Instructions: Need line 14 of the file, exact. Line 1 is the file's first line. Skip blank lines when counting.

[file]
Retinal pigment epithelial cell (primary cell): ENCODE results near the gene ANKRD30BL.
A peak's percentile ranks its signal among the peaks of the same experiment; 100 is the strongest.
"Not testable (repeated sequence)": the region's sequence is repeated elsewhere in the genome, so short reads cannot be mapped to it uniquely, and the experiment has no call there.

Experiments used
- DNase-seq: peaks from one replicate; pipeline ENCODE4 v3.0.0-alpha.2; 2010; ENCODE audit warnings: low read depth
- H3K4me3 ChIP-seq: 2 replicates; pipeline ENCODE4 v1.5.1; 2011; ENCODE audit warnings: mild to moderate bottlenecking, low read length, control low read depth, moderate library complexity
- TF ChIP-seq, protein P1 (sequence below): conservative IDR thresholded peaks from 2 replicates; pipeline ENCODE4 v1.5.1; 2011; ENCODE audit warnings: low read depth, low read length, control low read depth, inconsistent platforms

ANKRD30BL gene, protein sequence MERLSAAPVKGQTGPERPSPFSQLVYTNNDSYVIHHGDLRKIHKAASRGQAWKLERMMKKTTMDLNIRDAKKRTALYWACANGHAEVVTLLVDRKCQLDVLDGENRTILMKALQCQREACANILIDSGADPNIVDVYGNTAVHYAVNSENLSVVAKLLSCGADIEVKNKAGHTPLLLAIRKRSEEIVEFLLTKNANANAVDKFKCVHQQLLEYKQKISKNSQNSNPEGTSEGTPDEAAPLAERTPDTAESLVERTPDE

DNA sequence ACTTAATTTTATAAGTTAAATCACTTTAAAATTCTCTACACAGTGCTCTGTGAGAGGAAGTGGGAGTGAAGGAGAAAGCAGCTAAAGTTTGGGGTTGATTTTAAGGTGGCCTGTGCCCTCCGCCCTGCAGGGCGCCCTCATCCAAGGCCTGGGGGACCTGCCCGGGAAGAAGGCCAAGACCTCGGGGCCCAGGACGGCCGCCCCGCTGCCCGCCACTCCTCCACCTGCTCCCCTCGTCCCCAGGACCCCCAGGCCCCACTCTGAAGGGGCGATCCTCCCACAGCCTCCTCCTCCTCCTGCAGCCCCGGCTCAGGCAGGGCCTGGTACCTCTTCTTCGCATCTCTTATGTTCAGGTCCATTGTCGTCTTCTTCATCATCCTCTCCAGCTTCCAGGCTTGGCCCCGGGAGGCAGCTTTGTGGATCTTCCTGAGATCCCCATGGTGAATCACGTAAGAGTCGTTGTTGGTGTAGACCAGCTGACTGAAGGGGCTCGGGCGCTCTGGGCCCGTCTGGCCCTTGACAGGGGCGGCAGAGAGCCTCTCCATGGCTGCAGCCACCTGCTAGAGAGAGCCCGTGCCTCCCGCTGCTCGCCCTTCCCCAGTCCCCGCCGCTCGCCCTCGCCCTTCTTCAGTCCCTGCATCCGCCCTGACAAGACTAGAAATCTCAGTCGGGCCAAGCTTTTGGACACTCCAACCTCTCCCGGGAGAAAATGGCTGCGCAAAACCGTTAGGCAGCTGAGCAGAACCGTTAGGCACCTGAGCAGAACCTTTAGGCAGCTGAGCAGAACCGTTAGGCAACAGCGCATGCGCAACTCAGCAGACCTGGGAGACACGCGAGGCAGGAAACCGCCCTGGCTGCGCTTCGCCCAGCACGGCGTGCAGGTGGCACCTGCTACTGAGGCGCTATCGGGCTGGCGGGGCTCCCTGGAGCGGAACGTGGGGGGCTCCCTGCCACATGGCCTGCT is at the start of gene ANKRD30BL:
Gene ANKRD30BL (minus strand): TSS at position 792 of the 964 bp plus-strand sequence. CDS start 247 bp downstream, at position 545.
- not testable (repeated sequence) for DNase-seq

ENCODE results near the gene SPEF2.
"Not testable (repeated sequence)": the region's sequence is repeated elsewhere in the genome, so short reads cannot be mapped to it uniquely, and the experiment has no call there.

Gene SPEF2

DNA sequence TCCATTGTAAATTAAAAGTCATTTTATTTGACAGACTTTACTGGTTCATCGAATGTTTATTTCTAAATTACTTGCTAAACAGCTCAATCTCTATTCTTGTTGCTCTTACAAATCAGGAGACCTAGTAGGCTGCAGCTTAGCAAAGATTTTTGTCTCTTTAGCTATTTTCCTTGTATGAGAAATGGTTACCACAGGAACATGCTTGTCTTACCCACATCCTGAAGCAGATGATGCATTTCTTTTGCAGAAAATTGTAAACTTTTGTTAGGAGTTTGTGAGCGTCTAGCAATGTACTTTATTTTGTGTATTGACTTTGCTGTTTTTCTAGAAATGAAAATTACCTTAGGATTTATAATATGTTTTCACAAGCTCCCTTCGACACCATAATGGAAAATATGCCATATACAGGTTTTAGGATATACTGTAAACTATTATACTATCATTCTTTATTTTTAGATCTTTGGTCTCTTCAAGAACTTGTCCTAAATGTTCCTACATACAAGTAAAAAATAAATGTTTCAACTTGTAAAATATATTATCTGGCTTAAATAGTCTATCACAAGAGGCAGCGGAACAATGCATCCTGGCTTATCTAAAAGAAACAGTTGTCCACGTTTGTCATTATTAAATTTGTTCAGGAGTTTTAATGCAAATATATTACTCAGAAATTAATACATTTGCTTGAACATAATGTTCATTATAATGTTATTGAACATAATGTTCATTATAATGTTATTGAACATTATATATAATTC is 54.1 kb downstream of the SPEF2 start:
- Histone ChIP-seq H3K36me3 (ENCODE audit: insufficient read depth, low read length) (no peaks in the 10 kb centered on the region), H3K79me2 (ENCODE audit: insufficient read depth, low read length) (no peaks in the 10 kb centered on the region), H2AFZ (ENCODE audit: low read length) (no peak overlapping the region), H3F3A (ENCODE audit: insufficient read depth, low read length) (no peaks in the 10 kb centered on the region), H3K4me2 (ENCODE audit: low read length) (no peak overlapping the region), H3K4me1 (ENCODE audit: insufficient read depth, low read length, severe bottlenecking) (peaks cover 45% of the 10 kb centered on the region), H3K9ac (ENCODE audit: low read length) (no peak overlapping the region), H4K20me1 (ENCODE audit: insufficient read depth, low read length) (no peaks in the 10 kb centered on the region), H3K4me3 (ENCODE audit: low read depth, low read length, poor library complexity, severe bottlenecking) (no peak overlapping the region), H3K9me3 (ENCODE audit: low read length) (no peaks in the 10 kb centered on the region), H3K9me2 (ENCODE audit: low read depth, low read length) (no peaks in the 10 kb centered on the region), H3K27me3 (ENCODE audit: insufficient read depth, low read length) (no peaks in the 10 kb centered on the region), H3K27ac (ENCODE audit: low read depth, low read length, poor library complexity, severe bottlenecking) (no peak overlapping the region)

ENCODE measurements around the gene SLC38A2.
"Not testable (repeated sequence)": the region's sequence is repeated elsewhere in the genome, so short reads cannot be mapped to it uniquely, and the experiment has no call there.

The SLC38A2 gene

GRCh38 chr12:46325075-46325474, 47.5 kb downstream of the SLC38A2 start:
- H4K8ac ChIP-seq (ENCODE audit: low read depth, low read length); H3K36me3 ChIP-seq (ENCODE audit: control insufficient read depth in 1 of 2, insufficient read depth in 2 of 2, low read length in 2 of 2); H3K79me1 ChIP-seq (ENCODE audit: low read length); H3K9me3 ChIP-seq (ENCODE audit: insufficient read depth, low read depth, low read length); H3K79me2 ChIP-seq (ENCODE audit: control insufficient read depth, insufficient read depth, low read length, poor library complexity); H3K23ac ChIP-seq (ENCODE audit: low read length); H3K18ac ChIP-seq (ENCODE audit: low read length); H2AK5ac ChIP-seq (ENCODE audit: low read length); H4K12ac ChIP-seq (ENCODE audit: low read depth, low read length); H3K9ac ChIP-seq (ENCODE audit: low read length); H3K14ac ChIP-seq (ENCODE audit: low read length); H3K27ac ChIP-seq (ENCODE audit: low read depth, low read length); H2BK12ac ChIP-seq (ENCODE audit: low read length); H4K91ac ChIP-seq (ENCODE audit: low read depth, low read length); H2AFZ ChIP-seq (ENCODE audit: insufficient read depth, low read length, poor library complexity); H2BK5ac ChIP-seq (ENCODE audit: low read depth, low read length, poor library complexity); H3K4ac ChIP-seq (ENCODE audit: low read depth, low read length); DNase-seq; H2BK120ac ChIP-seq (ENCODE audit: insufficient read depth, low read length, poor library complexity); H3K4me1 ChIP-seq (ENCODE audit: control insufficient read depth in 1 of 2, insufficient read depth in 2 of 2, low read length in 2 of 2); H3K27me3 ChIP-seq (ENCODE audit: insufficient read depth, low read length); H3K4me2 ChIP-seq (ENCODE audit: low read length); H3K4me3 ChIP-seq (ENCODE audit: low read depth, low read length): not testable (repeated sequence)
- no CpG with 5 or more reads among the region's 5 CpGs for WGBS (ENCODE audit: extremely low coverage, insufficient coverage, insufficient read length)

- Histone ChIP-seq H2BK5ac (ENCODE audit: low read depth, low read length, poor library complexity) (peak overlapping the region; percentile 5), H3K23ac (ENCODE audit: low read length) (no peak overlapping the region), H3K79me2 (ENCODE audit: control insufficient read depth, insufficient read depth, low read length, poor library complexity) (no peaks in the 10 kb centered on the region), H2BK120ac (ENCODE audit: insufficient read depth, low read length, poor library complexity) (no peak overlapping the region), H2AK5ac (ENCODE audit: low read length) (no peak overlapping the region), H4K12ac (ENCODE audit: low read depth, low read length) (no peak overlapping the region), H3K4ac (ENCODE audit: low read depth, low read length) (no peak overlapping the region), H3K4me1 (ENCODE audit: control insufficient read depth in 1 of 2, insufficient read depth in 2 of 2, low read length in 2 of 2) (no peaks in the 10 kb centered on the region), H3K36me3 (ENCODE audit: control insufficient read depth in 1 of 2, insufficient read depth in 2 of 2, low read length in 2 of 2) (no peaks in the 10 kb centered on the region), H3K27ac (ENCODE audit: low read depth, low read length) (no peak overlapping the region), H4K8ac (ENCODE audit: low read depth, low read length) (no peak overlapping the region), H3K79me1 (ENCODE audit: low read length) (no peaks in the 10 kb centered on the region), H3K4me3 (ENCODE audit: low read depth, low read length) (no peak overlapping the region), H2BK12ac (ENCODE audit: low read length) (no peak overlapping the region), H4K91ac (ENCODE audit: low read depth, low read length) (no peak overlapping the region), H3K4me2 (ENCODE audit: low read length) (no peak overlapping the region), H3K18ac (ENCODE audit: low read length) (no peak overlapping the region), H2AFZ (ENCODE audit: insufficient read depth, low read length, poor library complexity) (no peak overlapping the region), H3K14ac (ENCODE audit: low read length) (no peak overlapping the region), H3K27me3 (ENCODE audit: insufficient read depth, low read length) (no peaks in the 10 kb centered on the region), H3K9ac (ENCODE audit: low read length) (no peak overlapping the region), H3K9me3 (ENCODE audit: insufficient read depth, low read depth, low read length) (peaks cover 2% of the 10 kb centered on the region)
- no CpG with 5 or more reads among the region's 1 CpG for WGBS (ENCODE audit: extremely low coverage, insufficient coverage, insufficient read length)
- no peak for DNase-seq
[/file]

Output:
Gene SPEF2